Russian Lawyer Who Met With Trump Jr. Says She Has No Connection to Kremlin

July 11, 2017

The lawyer who met with Donald Trump Jr. and other top Trump campaign officials last June said Tuesday that she has no connection to the Russian government.

Natalia Veselnitskaya was interviewed by NBC reporter Keir Simmons in Moscow about the meeting reported by the New York Times. The newspaper reported Trump Jr. took the meeting with the impression that he would get compromising information about Hillary Clinton. The Times also described her as "Kremlin-connected."

"Have you ever worked for the Russian government? Do you have connections to the Russian government?" Simmons asked.

"No," she said.

The Times reported Monday that Trump Jr. was informed in an email ahead of the meeting that the Clinton material was part of a Russian government effort to aid his father's candidacy:

The email to the younger Mr. Trump was sent by Rob Goldstone, a publicist and former British tabloid reporter who helped broker the June 2016 meeting. In a statement on Sunday, Mr. Trump acknowledged that he was interested in receiving damaging information about Mrs. Clinton, but gave no indication that he thought the lawyer might have been a Kremlin proxy.

Mr. Goldstone's message, as described to the New York Times by the three people, indicates that the Russian government was the source of the potentially damaging information. It does not elaborate on the wider effort by Moscow to help the Trump campaign.

There is no evidence to suggest that the promised damaging information was related to Russian government computer hacking that led to the release of thousands of Democratic National Committee emails. The meeting took place less than a week before it was widely reported that Russian hackers had infiltrated the committee’s servers.


Mr. Goldstone represents the Russian pop star Emin Agalarov, whose father was President Trump's business partner in bringing the Miss Universe pageant to Moscow in 2013. In an interview Monday, Mr. Goldstone said he was asked by Mr. Agalarov to set up the meeting with Donald Trump Jr. and the Russian lawyer, Natalia Veselnitskaya.


In the interview, he said it was his understanding that Ms. Veselnitskaya was simply a "private citizen" for whom Mr. Agalarov wanted to do a favor. He also said he did not know whether Mr. Agalarov's father, Aras Agalarov, a Moscow real estate tycoon known to be close to President Vladimir V. Putin of Russia, was involved. The elder Mr. Agalarov and the younger Mr. Trump worked together to bring a Trump Tower to Moscow, but the project never got off the ground.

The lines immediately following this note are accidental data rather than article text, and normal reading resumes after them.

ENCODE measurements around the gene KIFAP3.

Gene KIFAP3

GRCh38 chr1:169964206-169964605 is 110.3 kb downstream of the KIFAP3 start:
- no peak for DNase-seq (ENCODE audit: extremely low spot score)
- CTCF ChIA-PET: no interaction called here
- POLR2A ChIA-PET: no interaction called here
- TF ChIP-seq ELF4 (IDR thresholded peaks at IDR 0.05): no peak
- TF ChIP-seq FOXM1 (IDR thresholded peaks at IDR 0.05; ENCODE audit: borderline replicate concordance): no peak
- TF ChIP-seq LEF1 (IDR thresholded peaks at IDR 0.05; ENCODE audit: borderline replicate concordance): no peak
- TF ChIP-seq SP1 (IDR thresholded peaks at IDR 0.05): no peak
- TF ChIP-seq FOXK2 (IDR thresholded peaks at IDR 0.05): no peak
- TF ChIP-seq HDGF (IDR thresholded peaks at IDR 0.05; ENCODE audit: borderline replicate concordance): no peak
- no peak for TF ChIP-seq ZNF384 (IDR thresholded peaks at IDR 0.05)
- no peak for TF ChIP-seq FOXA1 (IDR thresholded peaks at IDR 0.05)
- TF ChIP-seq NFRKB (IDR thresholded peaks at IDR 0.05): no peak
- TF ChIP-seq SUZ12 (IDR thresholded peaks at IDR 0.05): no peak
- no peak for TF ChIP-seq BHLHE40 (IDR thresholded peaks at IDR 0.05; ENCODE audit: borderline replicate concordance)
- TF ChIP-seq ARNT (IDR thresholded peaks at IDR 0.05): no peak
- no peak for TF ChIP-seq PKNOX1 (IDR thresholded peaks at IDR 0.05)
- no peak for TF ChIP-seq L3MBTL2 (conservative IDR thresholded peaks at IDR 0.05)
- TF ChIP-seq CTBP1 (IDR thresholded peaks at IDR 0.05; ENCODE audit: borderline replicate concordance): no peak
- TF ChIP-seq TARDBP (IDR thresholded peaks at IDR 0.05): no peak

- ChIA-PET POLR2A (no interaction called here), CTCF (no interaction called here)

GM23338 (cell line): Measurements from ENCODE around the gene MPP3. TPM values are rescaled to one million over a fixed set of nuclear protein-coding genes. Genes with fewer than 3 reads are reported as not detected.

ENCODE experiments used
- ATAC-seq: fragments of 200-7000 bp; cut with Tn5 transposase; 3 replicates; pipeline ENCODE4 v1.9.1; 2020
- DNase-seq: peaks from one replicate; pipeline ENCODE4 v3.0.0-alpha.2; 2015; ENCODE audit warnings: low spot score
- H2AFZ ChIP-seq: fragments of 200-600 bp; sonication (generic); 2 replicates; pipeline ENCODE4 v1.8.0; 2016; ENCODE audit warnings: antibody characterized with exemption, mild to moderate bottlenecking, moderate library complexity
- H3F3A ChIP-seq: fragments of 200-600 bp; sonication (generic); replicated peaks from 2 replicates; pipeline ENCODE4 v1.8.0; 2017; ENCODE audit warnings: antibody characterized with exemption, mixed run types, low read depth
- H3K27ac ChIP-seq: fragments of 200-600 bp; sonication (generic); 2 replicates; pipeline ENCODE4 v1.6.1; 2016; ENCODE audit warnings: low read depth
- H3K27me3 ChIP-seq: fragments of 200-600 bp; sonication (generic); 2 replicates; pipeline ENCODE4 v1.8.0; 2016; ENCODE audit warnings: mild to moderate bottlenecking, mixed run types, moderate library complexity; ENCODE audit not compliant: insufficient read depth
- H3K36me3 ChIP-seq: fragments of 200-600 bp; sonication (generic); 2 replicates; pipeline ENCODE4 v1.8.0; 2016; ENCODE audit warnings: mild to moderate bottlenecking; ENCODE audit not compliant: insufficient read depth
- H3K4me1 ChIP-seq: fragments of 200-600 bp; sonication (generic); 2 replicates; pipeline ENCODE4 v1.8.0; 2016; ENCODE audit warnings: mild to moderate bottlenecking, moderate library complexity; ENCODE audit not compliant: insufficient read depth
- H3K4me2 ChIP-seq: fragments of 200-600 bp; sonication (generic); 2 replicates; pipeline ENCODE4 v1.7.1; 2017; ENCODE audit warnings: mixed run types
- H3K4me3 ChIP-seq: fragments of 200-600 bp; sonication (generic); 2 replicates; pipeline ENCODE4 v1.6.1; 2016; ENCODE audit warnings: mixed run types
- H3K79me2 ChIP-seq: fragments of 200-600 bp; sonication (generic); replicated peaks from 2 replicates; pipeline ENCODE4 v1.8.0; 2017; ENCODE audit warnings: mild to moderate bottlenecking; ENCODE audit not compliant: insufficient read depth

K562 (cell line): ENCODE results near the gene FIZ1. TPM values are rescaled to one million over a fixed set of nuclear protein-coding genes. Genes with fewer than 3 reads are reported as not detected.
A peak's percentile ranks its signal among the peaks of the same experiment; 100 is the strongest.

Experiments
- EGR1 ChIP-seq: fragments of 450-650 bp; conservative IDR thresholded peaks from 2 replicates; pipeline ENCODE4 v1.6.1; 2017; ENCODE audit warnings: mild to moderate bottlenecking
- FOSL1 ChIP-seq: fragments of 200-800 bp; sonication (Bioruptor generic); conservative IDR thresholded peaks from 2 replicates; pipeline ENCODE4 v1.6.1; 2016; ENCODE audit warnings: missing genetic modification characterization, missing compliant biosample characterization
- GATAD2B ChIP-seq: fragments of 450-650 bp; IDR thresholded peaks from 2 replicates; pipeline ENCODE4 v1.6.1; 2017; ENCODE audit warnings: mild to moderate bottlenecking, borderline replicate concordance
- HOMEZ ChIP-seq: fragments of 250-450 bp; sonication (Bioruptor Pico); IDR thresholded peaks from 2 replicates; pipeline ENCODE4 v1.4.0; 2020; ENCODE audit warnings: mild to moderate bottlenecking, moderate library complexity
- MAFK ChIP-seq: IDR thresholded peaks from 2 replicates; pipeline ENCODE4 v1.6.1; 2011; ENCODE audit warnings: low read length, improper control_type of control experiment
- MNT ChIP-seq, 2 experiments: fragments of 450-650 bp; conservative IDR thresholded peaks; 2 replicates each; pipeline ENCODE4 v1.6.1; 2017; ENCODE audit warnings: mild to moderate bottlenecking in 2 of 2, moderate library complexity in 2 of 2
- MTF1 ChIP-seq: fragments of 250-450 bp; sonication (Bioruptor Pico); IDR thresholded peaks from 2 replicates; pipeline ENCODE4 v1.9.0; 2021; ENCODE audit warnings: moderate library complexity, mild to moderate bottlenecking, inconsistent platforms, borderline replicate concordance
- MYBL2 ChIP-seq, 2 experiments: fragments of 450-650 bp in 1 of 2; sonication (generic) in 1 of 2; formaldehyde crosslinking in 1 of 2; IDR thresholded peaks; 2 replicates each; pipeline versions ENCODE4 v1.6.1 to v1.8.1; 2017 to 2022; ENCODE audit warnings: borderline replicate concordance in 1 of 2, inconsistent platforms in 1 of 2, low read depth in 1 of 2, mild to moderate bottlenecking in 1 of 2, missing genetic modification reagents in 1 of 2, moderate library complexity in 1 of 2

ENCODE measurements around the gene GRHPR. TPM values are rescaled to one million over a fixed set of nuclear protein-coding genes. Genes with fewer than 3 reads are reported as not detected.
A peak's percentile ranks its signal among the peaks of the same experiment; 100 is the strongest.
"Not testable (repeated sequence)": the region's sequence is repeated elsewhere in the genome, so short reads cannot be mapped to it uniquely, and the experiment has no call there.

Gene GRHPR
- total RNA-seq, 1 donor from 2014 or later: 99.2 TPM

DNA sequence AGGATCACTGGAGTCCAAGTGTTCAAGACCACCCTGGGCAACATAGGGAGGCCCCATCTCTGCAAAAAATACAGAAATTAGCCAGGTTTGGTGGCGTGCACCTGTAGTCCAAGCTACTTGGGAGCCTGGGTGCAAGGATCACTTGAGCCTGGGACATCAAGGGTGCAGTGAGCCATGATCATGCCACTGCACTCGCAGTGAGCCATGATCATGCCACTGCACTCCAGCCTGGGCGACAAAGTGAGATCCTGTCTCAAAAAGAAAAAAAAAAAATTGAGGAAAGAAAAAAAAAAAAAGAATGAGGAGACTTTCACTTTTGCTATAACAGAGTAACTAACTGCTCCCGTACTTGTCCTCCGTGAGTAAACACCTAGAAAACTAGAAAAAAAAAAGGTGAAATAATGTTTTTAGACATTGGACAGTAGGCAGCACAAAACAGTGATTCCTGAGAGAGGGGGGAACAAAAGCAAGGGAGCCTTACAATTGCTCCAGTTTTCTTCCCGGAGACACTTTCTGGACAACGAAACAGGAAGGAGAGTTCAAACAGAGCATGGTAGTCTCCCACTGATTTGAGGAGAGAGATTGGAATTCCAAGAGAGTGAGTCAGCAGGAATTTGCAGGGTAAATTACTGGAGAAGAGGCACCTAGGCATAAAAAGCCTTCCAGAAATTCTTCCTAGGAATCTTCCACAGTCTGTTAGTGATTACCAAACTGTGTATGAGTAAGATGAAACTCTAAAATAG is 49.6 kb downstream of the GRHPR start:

Veselnitskaya said she was there to lobby against U.S. legislation that imposes sanctions on Russian individuals. Trump Jr. said she was there specifically to argue against the Magnitsky Act, an American law that blacklists Russians suspected of human rights abuses.

She said she got a phone call from a man she did not know and was invited to Trump Tower, where the Trump team wanted information that she did not have about the Clinton campaign.

She also summarized her recollections of the meeting, which also included Jared Kushner, the president's son-in-law, and then-campaign chairman Paul Manafort.

"I never knew who else would be attending [the] meeting," Veselnitskaya said through a translator. "All I knew [is] that Mr. Donald Trump Jr. was willing to meet with me. I could recognize the young gentleman who was only present in [the] meeting for probably the first seven to 10 minutes, and then he stood up and left the room. It was Mr. Jared Kushner, and he never came back by the way."

"And the other individual who was at the same meeting was always looking at his phone," she added. "He was reading something. He never took any active part in the conversation. That was Mr. [Paul] Manafort."

"The impression, it appears that they were going to be told some information that you had about the DNC," Simmons said. "How did they get that impression?"

"It's quite possible that maybe they were looking for such information. They wanted it so badly," she said.